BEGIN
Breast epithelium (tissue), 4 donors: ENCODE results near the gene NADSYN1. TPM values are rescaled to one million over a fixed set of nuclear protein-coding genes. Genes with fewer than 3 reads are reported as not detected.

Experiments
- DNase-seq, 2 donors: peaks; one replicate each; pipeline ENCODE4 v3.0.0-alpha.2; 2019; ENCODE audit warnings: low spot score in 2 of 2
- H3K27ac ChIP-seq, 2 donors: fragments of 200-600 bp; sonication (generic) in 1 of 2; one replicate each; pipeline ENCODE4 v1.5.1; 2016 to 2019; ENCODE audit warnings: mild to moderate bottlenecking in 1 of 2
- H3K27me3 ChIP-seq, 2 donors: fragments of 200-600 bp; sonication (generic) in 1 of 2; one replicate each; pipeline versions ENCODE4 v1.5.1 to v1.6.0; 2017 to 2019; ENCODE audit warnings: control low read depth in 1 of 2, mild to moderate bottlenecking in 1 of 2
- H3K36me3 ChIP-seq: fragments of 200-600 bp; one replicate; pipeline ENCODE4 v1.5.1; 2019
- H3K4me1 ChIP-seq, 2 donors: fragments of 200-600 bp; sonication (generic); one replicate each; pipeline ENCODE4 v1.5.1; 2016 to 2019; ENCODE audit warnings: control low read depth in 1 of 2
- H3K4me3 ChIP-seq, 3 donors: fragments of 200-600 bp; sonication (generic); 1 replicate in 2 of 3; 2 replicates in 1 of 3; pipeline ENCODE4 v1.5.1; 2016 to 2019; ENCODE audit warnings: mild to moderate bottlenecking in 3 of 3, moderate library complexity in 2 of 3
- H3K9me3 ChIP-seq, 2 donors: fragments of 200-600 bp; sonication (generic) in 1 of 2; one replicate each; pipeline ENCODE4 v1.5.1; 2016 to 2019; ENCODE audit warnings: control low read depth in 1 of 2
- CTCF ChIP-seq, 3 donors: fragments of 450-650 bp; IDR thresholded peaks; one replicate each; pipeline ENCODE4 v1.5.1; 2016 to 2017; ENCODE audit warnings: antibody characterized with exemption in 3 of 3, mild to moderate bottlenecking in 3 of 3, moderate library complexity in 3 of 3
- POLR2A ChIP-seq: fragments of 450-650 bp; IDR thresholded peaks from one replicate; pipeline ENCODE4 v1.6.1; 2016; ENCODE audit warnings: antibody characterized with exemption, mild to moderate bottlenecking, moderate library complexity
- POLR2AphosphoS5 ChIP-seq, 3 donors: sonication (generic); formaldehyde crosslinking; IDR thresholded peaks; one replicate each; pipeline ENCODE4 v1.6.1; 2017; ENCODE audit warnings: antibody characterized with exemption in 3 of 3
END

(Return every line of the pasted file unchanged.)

Breast epithelium (tissue), 4 donors: ENCODE results near the gene NADSYN1. TPM values are rescaled to one million over a fixed set of nuclear protein-coding genes. Genes with fewer than 3 reads are reported as not detected.

Experiments
- DNase-seq, 2 donors: peaks; one replicate each; pipeline ENCODE4 v3.0.0-alpha.2; 2019; ENCODE audit warnings: low spot score in 2 of 2
- H3K27ac ChIP-seq, 2 donors: fragments of 200-600 bp; sonication (generic) in 1 of 2; one replicate each; pipeline ENCODE4 v1.5.1; 2016 to 2019; ENCODE audit warnings: mild to moderate bottlenecking in 1 of 2
- H3K27me3 ChIP-seq, 2 donors: fragments of 200-600 bp; sonication (generic) in 1 of 2; one replicate each; pipeline versions ENCODE4 v1.5.1 to v1.6.0; 2017 to 2019; ENCODE audit warnings: control low read depth in 1 of 2, mild to moderate bottlenecking in 1 of 2
- H3K36me3 ChIP-seq: fragments of 200-600 bp; one replicate; pipeline ENCODE4 v1.5.1; 2019
- H3K4me1 ChIP-seq, 2 donors: fragments of 200-600 bp; sonication (generic); one replicate each; pipeline ENCODE4 v1.5.1; 2016 to 2019; ENCODE audit warnings: control low read depth in 1 of 2
- H3K4me3 ChIP-seq, 3 donors: fragments of 200-600 bp; sonication (generic); 1 replicate in 2 of 3; 2 replicates in 1 of 3; pipeline ENCODE4 v1.5.1; 2016 to 2019; ENCODE audit warnings: mild to moderate bottlenecking in 3 of 3, moderate library complexity in 2 of 3
- H3K9me3 ChIP-seq, 2 donors: fragments of 200-600 bp; sonication (generic) in 1 of 2; one replicate each; pipeline ENCODE4 v1.5.1; 2016 to 2019; ENCODE audit warnings: control low read depth in 1 of 2
- CTCF ChIP-seq, 3 donors: fragments of 450-650 bp; IDR thresholded peaks; one replicate each; pipeline ENCODE4 v1.5.1; 2016 to 2017; ENCODE audit warnings: antibody characterized with exemption in 3 of 3, mild to moderate bottlenecking in 3 of 3, moderate library complexity in 3 of 3
- POLR2A ChIP-seq: fragments of 450-650 bp; IDR thresholded peaks from one replicate; pipeline ENCODE4 v1.6.1; 2016; ENCODE audit warnings: antibody characterized with exemption, mild to moderate bottlenecking, moderate library complexity
- POLR2AphosphoS5 ChIP-seq, 3 donors: sonication (generic); formaldehyde crosslinking; IDR thresholded peaks; one replicate each; pipeline ENCODE4 v1.6.1; 2017; ENCODE audit warnings: antibody characterized with exemption in 3 of 3